Abstract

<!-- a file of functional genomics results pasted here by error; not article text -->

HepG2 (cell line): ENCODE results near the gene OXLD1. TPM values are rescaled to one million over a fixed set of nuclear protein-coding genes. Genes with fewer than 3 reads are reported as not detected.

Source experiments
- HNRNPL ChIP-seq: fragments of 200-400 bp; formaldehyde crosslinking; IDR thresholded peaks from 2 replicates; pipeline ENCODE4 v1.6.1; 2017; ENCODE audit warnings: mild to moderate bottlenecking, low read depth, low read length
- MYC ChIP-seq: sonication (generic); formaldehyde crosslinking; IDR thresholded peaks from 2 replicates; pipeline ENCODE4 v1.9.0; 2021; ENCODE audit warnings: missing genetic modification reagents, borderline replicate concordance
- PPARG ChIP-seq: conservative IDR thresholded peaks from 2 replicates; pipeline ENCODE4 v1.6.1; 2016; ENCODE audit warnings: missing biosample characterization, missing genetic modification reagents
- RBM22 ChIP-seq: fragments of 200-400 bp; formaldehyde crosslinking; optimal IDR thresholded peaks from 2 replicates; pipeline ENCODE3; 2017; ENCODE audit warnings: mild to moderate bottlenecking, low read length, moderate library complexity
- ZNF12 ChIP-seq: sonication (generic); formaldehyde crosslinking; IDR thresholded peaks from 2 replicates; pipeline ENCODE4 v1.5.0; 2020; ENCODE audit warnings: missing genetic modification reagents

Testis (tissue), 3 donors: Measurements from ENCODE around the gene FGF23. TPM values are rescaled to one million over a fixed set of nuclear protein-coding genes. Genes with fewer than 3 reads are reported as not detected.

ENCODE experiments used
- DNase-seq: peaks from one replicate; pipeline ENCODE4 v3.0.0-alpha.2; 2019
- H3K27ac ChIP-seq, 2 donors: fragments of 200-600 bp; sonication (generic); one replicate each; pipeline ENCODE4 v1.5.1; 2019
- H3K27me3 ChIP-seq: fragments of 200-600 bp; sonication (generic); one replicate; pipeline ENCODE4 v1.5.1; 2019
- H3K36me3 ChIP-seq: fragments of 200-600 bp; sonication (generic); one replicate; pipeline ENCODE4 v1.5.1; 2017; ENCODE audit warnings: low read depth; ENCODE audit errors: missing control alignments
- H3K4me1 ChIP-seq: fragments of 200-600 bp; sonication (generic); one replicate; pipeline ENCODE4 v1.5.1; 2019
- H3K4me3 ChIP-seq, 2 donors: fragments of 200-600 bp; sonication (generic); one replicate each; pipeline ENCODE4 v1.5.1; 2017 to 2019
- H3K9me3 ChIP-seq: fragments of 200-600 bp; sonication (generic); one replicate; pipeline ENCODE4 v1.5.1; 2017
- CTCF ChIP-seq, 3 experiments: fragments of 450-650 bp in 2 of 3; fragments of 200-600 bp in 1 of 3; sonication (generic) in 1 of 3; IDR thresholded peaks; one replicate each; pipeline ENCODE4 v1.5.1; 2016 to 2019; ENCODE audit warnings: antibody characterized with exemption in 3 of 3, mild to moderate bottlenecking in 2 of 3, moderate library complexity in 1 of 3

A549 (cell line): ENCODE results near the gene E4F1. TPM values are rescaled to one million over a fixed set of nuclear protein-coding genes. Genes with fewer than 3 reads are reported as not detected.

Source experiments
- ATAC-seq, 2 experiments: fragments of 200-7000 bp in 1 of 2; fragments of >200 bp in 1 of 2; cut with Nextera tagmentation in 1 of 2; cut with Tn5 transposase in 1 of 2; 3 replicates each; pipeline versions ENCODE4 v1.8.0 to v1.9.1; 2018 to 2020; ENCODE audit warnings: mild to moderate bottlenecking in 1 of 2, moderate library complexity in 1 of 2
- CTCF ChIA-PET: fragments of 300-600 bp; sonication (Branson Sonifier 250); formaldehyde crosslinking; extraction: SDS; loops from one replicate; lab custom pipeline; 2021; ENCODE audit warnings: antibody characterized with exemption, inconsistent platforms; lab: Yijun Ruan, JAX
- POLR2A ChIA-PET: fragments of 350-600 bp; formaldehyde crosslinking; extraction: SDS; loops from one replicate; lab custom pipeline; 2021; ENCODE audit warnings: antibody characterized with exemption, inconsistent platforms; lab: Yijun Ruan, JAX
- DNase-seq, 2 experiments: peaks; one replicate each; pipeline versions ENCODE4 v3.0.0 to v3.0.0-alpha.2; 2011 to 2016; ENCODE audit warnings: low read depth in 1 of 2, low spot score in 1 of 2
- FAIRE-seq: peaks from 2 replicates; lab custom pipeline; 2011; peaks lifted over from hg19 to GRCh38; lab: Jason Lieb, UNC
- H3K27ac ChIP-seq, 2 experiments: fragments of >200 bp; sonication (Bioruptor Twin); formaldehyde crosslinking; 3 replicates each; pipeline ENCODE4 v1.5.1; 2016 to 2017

Studies of Recent populations of the planktonic foraminifer, Globigerina pachyderma (Ehrenberg), show that more than 98% of Arctic and Antarctic specimens coil in a counter-clockwise direction (sinistral), whereas populations in temperate and tropical regions are mostly 98% clockwise (dextral) in manner of coiling. Basin cores off southern California reveal that modern dextral forms have persisted for about 11,000 years and were preceded by sinistral populations in the late Pleistocene, as determined by radiocarbon dating. Computations of sedimentation rates indicate that Pleistocene sediments were deposited from 25 to 500% faster than those in the Recent. Investigation of populations in Pliocene and Pleistocene strata of southern California show consistent sinistrality in the Pleistocene and in the middle part of the Pliocene. Assemblages from the upper and lower Pliocene are dominantly dextral. Thus, an additional stratigraphic tool is provided in improving the accuracy of late Cenozoic correlations of southern California.

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